Tuesday, 26 February 2008

They've done it again!


Each and every time, the Daring Bakers group, of which I am fortunate to be a part, has has pushed me to try something new and unfamiliar. This month's challenge - French bread - was no different. I suppose there are several reasons why I don't bake bread very often. First, although I like bread very much, I try not to eat so much of it. These last 3 months or so have been an exception as I've found myself craving carbs after my insane running schedule. Second, it always feels like such a hassle to have to plan your day around the extended rest periods that yeasted dough often requires. So when I first read about this month's recipe, I was looking forward to the trying this out as there's nothing I love better than a crusty baguette with a dollop of salted French butter.

I must admit that the first time I read the recipe, I was a little taken aback. Together with all the notes that were included, the recipe spanned 11 pages long! I was also a little dismayed to find that the dough required between 7-9 hours of resting time! I guess there's a reason they call this the Daring Bakers' group.

Undeterred, I embarked on this recipe bright and early last Saturday. Following the instructions, I put the ingredients in my trusty KitchenAid and in no time, the dough was all prepped for its first rise. Since I was planning a long run that day (30km!), I left the dough to proof and headed out to the park for my run.

Upon returning, the dough was nice and springy, so I proceeded to the next step and prepared the dough for its second rise. Since we were both feeling slightly drained after our respective long runs, I had no problem sitting at home and chilling for a couple of hours. Now those of you who know me will know that this is not my preferred modus operandi on a weekend. After having to sit at work all week, I like to make the most of my weekends and usually have an action-packed schedule of activities planned. Things, however, are certainly a little different after a 3 hour jog.

At the end of the second rise, I decided to shape the dough into two medium round loaves, or pain de miches. This time, M and I decided to head out for a movie. Third resting time also easily taken care of!


I finally put the bread into the oven at 8pm that evening and was very pleased with the way it looked coming out of the oven. The crust had turned a nice dark brown and save for the missing slashes on the top of the bread (they sealed up after baking in the oven), I thought the breads looked great. Given the suggestion to let the dough rest for 3 hours before eating, it wasn’t until Sunday morning that I finally got to taste the fruits of my labour.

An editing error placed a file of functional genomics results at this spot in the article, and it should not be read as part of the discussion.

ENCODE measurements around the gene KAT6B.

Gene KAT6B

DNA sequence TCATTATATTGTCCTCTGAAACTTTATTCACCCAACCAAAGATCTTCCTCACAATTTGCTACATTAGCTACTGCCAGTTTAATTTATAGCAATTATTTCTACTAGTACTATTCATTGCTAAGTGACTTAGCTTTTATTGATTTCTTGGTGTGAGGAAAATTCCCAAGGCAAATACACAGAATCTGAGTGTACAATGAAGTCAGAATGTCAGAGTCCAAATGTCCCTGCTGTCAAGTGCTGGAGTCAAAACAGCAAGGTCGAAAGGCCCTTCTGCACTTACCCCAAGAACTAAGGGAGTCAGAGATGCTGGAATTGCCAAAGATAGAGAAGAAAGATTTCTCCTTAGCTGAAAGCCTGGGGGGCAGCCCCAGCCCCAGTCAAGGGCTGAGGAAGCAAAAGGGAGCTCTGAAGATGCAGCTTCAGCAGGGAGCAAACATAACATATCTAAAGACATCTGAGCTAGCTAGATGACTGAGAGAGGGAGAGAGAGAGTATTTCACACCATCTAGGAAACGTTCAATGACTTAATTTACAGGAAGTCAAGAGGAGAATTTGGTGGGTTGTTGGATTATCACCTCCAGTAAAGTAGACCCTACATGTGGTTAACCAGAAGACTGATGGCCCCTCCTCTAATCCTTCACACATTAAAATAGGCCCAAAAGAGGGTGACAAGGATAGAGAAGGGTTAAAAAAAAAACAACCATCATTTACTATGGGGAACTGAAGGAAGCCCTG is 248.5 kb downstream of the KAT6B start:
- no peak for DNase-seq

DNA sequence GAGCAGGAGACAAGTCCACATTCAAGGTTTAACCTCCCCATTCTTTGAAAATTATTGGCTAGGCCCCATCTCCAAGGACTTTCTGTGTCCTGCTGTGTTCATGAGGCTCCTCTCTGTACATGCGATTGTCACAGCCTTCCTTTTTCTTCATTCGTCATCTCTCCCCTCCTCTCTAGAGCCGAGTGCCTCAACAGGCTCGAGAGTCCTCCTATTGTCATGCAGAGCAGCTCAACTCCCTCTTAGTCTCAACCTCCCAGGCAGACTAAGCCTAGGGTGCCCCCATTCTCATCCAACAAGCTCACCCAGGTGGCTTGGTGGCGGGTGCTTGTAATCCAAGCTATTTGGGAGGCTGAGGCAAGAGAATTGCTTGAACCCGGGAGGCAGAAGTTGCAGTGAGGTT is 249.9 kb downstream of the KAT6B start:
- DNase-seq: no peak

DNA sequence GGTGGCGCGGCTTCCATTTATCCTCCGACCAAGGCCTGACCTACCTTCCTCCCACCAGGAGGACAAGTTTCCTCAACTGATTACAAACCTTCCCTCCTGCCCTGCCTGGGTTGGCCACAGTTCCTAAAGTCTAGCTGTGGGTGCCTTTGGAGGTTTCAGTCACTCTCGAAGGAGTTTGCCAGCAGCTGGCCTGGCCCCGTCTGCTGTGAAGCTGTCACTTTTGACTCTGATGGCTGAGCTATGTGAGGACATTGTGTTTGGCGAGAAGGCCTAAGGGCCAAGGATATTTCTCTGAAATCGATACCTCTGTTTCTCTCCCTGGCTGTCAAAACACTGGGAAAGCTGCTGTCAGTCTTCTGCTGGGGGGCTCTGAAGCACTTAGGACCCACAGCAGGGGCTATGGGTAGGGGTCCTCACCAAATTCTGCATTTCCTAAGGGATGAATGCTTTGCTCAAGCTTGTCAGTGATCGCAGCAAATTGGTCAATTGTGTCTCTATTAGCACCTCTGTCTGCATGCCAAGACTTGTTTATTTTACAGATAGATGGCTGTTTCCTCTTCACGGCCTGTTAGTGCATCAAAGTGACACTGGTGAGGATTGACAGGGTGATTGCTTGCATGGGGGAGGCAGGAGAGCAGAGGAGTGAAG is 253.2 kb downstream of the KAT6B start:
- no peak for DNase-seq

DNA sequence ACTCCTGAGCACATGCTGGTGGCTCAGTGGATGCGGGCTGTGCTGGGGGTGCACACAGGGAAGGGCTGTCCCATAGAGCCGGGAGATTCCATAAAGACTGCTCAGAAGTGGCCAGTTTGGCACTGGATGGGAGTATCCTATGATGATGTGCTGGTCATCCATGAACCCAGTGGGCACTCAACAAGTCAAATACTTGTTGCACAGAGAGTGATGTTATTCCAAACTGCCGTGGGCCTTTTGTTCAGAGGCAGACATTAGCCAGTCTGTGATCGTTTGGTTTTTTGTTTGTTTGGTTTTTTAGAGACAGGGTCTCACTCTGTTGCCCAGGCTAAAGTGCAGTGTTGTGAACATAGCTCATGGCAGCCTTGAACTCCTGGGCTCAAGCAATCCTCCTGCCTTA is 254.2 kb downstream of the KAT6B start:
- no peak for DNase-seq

Unfortunately, despite all my efforts and best intentions, the bread, which was nice and crispy on the outside, tasted way too ‘yeasty’ for me. I’m not sure if I may have over-proofed the bread or maybe used too much yeast?? In any case, this month’s challenge wasn’t a slam dunk success so I’ll have to find the time (and the courage!) to try this again.

For recipe, click here

26 comments:

Marye said...

Nice job...
because of the long rising time the bread did have a more yeasty sightly sour taste...which I really liked. :)
blessings,
Marye
http://bakingdelights.com

Marie said...

Oh, your bread looks really, really nice! Well done!

L Vanel said...

Really nice looking bread, Caroline!

~Amber~ said...

Your bread looks wonderful! Congratulations on a successful challenge.

Tartelette said...

You did a fabulous job Caroline! I love how rustic it looks!

Rivka said...

your loaves look rustic and delicious! congrats :)

Mary said...

I think your bread looks great! I'm sorry you didn't like it so much. I think it's supposed to taste "yeasty". Mine did anyway.

CB said...

I think your bread looks so good. Great job!
-Clara
http://iheartfood4thought.wordpress.com

DawnsRecipes said...

Looks great! Very rustic!

Merav said...

You had the perfect use of time around the resting! Lovely loaves as well! I was surprised to find that mine didn't taste yeasty at all - which is the result I normally always get with homemade breads and which I don't particularly care for. I wonder what we did differently!

Nikki57 said...

Looks great

Baking Soda said...

That's what I like about DB, stepping out of your comfort zone. You did it!

Deborah said...

Too bad it didn't taste as well as you hoped, but it still looks great!

Jaime said...

beautiful! the yeasty taste, i've found, varies greatly depending on the kind of yeast you use...

jasmine said...

You did very well, but sorry you didn't find it palatable. Try it again in a bit with some adjustments...

j

breadchick said...

Your way to let the dough do its work was perfect (run, hang out, movie)

Thanks for baking with Sara and I this month.

Lemon Tartlet said...

Your round loaves look so good it's almost tempting me to try again!

coco said...

What a pretty bread. I love how you've cut a wedge to show how it looks like from the inside. :)

Sheltie Girl said...

You did a really lovely job on your bread. They look delicious, all brown and crusty. I think they tasted so yeasty due to the long fermentation that the bread got, my family really enjoyed the flavor of this bread.

Brilynn said...

Glad you got to try something new even if it didn't turn out quite as planned...

Claire said...

It looks good! yes, finding things to fill the rising periods helped.

Sara said...

It looks lovely, even if you didn't love the taste.

Jenny said...

Nice air pockets there. Mine seemed salty but not too yeasty, so I'm not sure what the difference is!

Ana said...

fantastic bread
congratulations for your blog
Ana

Lesley said...

Looks really great to me! I like the boules you made, nicely done!

Gabi said...

They look beautiful! I hope you try them again and of course you'll be daring enough to take on another challenge DB style!
x x x